Immigration and Nationalism in the Long Run
110 Pages Posted: 20 Sep 2022 Last revised: 8 Jun 2023
Date Written: June 8, 2023
We study the long-term effects of immigration on anti-immigrant sentiment and voting for nationalist parties. Drawing on a natural experiment in post-war Germany where the Allied occupation led to a discontinuous and quasi-exogenous distribution of forced migrants in one region, we examine how a large migrant inflow shapes local voting outcomes and electoral reactions to subsequent immigration between 1949 and 2021. Applying a spatial regression discontinuity design and combining historical migration records with panel data at the municipality level, our results reveal a weaker nationalist backlash against present-day immigration where more migrants settled in the late 1940s. To study the mechanisms, we conduct a geocoded survey with experimental elements and open-ended questions in the study region and find that both family history and local collective memory of immigrant integration contribute to explaining these findings.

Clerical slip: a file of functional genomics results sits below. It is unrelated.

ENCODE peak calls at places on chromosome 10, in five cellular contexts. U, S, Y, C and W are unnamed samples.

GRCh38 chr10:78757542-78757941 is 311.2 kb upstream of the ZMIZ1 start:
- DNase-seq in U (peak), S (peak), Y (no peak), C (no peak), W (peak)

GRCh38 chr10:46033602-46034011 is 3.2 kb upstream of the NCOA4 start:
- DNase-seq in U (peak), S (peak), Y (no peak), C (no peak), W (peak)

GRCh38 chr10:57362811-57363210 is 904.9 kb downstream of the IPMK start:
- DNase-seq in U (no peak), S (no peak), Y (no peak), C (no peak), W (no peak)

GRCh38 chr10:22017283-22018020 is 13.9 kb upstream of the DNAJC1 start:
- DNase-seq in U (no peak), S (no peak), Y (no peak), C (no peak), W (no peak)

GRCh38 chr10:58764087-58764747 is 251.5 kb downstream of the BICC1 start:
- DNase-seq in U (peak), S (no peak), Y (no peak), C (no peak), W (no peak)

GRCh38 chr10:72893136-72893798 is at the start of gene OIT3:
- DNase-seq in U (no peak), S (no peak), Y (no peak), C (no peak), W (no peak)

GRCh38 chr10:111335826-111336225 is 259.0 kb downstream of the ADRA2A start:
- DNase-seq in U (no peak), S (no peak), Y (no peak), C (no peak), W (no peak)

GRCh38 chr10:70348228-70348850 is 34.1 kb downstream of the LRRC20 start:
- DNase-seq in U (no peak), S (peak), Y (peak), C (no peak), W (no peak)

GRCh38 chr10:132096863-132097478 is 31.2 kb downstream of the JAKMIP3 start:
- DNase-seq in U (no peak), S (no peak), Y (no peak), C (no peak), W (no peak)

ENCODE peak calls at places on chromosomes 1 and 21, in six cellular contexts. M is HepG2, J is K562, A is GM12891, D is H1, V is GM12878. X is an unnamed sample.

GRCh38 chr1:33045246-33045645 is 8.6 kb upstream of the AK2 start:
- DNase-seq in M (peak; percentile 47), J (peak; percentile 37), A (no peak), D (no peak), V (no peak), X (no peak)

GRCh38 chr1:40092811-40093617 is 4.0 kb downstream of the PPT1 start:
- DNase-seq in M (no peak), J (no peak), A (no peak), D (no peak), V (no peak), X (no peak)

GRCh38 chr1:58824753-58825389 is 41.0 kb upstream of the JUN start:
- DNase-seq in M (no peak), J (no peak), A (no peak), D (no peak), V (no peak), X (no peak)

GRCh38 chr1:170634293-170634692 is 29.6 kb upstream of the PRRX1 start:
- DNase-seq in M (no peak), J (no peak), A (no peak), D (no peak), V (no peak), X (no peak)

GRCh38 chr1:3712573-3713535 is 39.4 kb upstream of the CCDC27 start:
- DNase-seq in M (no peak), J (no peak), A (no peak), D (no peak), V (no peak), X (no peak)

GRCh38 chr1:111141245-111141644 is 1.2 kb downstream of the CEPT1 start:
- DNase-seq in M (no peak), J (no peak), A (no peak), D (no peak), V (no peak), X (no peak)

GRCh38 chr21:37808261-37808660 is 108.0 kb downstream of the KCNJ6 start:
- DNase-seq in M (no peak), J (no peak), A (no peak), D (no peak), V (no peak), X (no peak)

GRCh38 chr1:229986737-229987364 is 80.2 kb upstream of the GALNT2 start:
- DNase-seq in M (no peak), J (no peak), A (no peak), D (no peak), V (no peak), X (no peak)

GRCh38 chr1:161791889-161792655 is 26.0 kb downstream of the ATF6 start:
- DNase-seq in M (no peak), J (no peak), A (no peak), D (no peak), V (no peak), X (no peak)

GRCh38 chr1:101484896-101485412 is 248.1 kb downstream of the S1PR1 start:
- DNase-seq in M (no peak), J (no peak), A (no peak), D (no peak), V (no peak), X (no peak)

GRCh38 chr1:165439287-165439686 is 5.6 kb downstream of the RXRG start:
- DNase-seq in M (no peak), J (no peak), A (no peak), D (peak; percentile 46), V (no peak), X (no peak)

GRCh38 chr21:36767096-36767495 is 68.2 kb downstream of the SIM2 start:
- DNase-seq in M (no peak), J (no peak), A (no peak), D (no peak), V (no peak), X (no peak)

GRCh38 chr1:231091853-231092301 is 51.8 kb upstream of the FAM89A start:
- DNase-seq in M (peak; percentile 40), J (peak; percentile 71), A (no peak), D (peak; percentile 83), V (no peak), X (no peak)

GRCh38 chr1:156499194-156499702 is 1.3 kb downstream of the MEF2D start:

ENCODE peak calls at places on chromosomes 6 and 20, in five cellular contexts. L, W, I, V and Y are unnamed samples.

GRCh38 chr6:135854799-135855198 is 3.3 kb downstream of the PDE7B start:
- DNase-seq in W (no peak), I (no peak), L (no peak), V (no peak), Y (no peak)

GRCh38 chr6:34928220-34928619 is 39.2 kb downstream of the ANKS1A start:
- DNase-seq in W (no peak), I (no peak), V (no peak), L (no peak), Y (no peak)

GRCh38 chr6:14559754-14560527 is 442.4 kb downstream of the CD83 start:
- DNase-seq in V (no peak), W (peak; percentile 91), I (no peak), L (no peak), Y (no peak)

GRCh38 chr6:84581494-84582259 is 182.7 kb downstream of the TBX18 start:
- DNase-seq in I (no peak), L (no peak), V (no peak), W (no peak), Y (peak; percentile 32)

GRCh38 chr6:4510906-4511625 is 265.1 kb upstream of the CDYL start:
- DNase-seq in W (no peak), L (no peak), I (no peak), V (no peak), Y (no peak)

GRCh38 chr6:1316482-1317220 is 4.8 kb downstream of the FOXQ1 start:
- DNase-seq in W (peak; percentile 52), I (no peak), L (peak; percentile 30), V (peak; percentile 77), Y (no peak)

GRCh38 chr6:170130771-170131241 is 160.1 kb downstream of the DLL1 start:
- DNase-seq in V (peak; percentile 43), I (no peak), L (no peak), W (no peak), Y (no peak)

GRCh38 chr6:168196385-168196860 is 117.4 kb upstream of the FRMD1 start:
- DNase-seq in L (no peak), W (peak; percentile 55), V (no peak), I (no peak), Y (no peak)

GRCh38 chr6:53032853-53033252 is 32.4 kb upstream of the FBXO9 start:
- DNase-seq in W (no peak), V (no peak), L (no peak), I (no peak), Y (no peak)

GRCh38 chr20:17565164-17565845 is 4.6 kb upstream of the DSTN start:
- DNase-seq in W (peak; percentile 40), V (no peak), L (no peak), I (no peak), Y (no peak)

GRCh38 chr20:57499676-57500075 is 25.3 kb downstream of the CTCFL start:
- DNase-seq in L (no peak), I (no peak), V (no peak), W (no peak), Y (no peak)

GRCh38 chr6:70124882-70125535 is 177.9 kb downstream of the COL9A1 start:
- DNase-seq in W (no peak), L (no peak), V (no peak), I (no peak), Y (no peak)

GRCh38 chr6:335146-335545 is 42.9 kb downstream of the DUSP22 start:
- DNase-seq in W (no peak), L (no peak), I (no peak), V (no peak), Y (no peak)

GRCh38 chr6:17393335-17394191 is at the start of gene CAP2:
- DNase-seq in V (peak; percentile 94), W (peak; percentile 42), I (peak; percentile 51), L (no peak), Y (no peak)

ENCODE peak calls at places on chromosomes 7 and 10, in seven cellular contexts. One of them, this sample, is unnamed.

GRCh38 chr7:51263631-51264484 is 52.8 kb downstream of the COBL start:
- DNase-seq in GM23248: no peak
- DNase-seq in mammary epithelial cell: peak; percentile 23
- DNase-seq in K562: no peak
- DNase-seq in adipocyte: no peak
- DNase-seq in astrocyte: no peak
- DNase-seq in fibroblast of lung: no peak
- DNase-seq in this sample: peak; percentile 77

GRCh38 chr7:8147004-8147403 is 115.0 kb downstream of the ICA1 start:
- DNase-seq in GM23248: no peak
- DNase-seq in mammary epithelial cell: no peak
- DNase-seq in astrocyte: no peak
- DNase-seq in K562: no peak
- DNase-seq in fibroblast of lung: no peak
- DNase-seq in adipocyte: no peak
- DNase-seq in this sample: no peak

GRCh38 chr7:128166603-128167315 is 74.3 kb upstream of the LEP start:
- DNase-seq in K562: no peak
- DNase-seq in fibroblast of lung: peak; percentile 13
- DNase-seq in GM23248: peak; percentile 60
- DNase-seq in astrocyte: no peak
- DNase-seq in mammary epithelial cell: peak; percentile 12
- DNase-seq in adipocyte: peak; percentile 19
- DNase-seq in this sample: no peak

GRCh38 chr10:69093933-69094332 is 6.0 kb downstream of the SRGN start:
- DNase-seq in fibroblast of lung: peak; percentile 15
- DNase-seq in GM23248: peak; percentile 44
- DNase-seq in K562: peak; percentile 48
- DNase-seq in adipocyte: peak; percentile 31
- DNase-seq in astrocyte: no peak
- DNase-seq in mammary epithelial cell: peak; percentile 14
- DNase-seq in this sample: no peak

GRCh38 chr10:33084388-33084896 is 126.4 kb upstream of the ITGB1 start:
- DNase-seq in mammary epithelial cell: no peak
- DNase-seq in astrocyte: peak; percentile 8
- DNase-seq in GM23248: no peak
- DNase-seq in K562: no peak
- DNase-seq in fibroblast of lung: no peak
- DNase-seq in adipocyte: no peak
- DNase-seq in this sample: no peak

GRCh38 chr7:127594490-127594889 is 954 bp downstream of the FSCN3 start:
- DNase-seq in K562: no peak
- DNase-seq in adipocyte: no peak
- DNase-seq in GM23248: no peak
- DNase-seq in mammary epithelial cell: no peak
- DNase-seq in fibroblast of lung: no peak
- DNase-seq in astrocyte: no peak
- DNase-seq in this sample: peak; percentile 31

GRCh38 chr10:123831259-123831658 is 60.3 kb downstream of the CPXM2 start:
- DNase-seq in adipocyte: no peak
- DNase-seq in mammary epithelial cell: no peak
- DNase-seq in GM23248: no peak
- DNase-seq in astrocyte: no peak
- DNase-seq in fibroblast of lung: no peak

Keywords: Migration, Nationalism, Persistence, Voting Behavior
JEL Classification: D72, O15
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